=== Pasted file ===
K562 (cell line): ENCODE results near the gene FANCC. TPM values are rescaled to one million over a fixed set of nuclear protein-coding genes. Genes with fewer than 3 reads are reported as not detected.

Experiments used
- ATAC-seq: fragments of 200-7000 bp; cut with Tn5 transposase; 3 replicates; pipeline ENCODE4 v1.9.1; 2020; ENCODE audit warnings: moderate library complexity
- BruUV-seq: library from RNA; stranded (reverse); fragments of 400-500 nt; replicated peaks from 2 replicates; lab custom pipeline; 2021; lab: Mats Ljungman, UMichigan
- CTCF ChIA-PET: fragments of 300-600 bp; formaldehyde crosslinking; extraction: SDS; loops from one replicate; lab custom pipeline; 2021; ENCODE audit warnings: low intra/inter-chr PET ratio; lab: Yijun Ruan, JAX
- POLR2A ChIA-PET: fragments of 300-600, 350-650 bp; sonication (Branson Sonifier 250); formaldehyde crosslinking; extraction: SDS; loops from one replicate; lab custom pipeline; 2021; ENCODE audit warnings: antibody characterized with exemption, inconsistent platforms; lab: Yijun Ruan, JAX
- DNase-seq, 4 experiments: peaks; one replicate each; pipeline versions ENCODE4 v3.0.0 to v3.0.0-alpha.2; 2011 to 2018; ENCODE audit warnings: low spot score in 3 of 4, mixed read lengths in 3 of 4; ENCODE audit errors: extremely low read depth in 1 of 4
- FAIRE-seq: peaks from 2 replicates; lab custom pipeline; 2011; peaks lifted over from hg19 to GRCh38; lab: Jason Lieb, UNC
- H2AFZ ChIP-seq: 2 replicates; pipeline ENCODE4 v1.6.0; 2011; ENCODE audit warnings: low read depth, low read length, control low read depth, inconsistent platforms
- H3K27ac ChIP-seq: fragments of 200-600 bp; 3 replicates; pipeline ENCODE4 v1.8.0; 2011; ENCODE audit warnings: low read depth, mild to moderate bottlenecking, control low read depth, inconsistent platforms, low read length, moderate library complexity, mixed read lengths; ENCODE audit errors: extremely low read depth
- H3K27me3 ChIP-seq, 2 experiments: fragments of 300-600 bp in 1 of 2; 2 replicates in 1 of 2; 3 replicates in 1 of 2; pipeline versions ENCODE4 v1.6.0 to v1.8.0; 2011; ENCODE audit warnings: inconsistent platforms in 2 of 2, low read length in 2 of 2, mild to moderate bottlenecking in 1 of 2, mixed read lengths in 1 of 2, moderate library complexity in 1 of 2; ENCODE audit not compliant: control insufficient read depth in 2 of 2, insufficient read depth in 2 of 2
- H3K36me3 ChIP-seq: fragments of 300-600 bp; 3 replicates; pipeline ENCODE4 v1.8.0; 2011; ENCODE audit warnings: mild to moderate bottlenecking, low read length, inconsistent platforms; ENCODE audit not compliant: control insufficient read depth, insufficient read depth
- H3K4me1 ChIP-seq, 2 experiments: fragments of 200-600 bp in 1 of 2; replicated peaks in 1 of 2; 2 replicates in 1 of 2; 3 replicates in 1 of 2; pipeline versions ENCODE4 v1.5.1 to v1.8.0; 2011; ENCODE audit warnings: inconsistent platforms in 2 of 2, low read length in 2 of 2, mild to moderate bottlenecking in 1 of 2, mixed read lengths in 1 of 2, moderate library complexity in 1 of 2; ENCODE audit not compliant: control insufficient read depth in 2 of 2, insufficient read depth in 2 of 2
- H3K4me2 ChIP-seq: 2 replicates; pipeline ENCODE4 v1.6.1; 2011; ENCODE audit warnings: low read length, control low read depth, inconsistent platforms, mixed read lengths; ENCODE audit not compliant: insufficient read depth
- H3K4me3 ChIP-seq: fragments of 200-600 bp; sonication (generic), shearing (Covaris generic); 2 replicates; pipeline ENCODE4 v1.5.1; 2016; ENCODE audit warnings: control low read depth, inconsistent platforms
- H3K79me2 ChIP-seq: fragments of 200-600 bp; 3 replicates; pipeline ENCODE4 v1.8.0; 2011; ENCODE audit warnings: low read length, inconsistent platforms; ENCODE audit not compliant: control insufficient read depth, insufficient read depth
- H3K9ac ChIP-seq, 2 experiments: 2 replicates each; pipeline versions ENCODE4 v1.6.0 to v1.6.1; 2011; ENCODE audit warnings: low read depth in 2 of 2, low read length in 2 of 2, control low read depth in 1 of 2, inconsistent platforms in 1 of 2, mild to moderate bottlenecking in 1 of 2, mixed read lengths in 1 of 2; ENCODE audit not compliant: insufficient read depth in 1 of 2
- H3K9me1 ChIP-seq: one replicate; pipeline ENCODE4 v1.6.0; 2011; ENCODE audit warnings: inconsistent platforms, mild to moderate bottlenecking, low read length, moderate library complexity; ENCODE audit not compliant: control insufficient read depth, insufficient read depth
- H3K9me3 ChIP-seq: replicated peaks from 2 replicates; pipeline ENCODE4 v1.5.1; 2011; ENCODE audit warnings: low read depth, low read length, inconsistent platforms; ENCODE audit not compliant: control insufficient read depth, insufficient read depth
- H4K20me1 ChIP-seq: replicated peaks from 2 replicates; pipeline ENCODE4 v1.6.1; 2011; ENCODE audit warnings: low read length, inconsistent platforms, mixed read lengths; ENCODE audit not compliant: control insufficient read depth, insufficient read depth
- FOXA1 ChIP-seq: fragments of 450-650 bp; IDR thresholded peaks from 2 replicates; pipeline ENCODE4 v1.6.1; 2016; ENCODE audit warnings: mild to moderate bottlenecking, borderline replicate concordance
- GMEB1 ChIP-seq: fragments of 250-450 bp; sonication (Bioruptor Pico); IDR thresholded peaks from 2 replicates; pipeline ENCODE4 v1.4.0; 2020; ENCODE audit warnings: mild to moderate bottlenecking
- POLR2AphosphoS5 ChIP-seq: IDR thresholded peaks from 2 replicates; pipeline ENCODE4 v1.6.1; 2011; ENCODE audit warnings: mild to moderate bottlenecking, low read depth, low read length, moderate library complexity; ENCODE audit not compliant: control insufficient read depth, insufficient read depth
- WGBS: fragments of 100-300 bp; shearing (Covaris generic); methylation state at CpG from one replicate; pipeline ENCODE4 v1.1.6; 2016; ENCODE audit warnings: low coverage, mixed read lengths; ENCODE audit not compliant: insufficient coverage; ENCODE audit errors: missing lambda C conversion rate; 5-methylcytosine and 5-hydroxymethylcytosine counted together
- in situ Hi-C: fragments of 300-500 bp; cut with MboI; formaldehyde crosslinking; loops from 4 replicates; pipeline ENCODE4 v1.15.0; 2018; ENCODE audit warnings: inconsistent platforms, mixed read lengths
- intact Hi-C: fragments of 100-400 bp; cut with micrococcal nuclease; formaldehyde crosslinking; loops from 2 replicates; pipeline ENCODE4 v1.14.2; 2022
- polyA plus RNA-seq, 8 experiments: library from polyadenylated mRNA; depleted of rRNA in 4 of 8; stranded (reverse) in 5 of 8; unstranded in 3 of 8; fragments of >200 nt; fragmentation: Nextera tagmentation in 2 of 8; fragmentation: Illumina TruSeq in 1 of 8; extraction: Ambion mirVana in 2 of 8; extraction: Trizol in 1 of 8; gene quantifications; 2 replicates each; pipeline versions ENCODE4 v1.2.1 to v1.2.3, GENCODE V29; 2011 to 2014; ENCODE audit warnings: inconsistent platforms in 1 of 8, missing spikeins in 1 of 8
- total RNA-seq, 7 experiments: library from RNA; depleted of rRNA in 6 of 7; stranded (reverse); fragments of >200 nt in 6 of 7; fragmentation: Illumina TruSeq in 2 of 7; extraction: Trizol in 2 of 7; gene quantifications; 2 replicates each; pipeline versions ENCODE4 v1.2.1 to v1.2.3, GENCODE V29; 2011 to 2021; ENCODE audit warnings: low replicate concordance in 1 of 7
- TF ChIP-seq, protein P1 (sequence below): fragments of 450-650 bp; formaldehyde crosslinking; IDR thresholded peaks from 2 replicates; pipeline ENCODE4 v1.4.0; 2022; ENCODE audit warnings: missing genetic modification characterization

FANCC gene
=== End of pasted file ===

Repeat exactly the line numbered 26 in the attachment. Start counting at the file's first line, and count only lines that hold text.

- intact Hi-C: fragments of 100-400 bp; cut with micrococcal nuclease; formaldehyde crosslinking; loops from 2 replicates; pipeline ENCODE4 v1.14.2; 2022